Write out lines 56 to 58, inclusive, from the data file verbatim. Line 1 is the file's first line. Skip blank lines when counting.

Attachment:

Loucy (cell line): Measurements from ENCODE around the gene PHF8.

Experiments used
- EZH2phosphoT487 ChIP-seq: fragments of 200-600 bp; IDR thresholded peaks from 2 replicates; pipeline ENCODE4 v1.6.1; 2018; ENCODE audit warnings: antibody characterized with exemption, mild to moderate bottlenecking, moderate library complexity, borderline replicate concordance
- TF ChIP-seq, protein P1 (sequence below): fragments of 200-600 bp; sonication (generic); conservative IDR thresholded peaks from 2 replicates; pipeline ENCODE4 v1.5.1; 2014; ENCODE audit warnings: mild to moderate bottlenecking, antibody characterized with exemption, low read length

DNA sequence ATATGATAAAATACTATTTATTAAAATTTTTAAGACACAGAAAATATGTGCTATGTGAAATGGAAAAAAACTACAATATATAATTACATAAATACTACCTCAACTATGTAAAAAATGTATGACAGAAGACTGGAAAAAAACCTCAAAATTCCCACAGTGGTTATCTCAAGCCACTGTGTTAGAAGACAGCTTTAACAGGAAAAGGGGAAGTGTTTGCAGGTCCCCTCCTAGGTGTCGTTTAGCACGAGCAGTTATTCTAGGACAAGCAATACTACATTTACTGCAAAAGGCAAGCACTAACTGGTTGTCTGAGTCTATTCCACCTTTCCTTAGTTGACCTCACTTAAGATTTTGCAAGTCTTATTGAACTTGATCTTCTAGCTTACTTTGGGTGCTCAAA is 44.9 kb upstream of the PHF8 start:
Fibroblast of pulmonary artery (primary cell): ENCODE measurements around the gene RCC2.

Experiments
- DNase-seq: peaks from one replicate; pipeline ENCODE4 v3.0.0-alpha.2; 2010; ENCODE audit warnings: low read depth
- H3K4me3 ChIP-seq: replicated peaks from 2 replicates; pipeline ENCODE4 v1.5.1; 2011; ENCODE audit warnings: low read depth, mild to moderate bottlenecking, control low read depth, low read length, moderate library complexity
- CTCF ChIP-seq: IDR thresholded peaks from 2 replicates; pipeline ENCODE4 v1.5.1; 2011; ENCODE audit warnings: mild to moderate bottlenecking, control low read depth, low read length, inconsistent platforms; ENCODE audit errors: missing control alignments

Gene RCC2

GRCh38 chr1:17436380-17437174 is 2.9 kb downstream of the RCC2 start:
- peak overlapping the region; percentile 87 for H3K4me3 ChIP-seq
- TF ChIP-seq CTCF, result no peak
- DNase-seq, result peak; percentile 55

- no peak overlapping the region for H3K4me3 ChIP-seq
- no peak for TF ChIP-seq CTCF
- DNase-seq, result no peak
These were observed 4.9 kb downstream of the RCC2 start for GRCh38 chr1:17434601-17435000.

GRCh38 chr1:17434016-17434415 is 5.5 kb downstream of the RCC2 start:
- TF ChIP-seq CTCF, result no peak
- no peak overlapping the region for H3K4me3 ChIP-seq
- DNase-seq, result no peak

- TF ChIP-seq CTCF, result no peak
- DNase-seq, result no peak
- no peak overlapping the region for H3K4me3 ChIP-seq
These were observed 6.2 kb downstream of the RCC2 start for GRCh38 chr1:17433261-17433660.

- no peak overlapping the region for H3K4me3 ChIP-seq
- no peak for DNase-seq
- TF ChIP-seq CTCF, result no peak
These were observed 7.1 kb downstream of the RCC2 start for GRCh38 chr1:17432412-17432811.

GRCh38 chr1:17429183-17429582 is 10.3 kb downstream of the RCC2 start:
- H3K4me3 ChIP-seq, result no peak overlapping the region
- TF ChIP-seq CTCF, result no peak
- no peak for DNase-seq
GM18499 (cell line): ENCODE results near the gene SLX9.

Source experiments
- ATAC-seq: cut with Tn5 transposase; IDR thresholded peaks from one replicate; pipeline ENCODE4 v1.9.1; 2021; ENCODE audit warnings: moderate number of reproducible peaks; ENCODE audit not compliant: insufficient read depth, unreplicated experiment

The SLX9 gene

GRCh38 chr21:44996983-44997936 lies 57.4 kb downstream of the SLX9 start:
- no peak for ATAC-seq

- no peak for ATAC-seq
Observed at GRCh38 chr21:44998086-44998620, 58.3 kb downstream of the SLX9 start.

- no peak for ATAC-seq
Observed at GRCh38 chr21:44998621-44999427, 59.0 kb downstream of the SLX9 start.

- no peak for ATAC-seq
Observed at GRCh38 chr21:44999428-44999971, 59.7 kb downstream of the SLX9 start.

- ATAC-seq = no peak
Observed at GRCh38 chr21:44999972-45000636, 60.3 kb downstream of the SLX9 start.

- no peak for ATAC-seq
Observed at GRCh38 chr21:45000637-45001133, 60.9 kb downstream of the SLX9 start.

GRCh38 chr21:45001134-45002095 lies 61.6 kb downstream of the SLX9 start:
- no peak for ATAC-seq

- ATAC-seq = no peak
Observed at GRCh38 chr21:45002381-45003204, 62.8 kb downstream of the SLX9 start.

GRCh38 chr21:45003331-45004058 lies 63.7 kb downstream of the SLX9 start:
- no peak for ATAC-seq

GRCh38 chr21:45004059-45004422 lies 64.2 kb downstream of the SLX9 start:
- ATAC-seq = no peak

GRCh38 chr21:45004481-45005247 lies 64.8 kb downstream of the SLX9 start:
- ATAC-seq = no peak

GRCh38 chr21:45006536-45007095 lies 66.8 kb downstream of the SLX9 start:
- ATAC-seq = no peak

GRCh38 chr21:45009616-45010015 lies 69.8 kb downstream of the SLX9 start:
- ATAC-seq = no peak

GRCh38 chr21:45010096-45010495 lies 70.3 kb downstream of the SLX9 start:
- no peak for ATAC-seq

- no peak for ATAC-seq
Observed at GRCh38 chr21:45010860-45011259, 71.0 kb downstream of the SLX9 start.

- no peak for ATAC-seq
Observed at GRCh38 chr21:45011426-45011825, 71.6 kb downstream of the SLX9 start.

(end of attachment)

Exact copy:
GRCh38 chr21:45003331-45004058 lies 63.7 kb downstream of the SLX9 start:
- no peak for ATAC-seq

GRCh38 chr21:45004059-45004422 lies 64.2 kb downstream of the SLX9 start: